At The Existentialist Caf

Author: Sarah Bakewell
Publisher: Random House
ISBN: 0701186585
Size: 14.88 MB
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One of the New York Times Top Ten Books of the Year 2016 Selected as a Book of the Year 2016 by the Guardian, TLS, Observer and Mail on Sunday * AS READ ON BBC RADIO 4 BOOK OF THE WEEK * Paris, near the turn of 1933. Three young friends meet over apricot cocktails at the Bec-de-Gaz bar on the rue Montparnasse. They are Jean-Paul Sartre, Simone de Beauvoir and their friend Raymond Aron, who opens their eyes to a radical new way of thinking. Pointing to his drink, he says, "You can make philosophy out of this cocktail!" From this moment of inspiration, Sartre will create his own extraordinary philosophy of real, experienced life - of love and desire, of freedom and being, of caf�s and waiters, of friendships and revolutionary fervour. It is a philosophy that will enthral Paris and sweep through the world, leaving its mark on post-war liberation movements, from the student uprisings of 1968 to civil rights pioneers. At the Existentialist Caf� tells the story of modern existentialism as one of passionate encounters between people, minds and ideas. From the 'king and queen of existentialism' - Sartre and de Beauvoir - to their wider circle of friends and adversaries including Albert Camus, Martin Heidegger, Maurice Merleau-Ponty and Iris Murdoch, this book is an enjoyable and original journey through a captivating intellectual movement. Weaving biography and thought, Sarah Bakewell takes us to the heart of a philosophy about life that also changed lives, and that tackled the biggest questions of all: what we are and how we are to live.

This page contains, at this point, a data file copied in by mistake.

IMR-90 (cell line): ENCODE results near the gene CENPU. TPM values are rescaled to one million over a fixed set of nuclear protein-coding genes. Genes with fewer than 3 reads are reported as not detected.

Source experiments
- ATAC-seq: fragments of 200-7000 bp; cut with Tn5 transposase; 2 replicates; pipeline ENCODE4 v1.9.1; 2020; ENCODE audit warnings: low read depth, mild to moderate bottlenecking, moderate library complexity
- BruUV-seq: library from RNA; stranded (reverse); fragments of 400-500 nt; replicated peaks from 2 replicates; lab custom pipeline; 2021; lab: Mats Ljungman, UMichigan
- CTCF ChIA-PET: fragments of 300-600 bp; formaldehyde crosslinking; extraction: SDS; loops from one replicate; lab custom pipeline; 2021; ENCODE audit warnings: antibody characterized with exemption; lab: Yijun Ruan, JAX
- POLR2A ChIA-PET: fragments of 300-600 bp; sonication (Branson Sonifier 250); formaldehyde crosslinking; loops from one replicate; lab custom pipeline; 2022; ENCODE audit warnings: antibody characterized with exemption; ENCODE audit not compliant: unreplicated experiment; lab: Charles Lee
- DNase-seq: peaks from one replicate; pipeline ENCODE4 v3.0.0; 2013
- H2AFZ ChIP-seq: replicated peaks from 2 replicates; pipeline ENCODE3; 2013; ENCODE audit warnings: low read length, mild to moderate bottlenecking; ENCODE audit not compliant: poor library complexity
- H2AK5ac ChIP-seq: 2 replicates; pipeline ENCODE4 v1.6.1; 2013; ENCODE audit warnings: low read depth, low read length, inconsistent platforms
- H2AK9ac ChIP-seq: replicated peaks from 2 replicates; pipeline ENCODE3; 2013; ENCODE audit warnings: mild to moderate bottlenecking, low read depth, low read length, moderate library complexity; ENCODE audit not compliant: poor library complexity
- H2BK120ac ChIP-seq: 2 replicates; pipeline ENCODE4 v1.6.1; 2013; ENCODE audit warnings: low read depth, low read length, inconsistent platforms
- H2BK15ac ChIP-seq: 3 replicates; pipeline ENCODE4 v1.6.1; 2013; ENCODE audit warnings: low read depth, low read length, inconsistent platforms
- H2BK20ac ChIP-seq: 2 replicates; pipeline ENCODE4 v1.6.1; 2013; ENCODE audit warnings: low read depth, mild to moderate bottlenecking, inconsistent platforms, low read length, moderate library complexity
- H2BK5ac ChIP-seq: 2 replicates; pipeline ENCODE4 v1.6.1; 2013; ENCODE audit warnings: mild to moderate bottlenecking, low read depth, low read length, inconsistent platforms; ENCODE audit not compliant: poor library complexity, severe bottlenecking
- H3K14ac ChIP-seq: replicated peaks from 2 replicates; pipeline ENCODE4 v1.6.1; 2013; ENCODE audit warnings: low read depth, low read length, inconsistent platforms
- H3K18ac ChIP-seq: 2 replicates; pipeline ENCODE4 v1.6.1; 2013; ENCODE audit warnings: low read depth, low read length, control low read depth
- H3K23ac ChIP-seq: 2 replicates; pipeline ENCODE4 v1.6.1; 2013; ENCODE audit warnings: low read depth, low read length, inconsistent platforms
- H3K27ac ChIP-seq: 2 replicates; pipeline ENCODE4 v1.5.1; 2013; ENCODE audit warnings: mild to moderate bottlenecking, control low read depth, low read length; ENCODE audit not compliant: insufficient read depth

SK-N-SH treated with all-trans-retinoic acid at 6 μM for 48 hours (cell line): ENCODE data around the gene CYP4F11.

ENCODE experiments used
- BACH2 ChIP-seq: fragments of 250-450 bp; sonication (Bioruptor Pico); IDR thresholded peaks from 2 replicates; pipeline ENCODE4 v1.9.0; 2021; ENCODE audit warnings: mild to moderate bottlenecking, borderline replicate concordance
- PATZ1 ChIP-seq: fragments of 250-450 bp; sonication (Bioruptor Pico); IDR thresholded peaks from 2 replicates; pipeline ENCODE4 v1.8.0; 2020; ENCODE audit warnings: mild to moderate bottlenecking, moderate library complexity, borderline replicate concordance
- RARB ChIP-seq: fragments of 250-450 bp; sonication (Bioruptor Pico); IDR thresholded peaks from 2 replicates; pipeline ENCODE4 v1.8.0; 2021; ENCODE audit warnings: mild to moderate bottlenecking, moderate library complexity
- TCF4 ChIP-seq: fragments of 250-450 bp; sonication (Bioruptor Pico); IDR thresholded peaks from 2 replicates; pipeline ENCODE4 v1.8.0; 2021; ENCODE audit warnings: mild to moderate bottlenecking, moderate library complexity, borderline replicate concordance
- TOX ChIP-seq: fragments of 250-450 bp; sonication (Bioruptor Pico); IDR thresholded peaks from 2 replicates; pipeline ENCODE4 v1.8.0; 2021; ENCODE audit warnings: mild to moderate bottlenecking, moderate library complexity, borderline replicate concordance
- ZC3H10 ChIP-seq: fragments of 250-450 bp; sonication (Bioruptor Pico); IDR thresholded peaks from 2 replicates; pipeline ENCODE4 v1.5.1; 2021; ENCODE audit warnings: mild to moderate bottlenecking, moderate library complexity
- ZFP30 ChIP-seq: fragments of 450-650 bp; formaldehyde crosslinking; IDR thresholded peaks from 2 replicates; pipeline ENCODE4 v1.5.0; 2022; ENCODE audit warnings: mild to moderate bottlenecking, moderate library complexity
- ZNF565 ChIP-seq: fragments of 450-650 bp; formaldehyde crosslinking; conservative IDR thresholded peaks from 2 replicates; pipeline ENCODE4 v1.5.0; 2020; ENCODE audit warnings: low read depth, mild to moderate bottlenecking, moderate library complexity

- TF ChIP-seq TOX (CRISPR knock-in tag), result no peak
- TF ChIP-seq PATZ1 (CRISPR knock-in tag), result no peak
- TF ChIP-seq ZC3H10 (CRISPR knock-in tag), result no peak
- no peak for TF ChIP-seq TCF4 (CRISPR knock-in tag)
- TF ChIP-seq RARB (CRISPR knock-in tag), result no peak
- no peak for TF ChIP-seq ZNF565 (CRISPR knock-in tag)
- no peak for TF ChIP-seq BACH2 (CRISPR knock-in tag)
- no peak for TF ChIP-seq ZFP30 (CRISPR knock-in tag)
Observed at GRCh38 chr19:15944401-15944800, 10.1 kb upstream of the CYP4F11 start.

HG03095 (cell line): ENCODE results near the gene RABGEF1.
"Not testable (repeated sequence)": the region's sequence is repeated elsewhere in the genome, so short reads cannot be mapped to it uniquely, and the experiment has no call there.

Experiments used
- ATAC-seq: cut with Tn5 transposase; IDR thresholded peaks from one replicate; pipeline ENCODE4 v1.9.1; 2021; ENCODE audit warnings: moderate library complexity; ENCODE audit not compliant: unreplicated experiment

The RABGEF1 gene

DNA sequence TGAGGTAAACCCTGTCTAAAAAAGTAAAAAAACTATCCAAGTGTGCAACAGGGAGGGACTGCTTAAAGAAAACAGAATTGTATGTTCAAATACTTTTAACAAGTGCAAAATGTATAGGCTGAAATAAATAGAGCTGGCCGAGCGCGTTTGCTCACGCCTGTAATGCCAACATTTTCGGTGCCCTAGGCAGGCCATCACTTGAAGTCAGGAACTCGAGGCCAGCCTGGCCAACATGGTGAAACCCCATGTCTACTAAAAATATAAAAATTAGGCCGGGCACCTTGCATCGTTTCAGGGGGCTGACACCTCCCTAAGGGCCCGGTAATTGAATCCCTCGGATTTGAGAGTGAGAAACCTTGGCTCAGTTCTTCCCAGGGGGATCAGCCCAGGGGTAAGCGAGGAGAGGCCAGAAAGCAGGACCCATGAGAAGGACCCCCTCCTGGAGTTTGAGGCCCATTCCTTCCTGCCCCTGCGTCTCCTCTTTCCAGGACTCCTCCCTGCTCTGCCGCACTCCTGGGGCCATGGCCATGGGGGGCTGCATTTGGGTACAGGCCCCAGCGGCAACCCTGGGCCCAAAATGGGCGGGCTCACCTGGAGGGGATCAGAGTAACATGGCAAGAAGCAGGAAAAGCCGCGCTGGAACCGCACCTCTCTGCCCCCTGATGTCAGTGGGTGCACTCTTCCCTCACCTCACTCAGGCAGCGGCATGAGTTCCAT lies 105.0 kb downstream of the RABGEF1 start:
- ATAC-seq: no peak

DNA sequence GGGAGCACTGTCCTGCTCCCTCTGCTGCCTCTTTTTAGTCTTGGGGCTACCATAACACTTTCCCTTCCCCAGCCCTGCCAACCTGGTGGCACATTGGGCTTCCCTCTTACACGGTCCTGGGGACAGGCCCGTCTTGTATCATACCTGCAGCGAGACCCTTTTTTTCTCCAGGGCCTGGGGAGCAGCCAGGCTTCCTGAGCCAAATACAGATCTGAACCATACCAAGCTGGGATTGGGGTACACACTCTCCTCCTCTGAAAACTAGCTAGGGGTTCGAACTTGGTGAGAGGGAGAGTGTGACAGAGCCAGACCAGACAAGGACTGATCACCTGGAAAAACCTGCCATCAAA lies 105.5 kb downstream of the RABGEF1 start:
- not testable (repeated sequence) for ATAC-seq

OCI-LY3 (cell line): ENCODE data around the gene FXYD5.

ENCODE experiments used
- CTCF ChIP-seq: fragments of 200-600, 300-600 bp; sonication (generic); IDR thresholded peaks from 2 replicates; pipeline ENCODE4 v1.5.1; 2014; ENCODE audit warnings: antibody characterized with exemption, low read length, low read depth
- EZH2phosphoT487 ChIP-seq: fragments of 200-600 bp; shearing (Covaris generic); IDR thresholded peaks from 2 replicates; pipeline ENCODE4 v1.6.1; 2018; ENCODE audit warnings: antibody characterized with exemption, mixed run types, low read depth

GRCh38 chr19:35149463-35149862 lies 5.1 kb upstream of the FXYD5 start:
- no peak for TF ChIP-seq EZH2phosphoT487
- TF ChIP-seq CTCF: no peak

At The Existentialist Caf

Author: Sarah Bakewell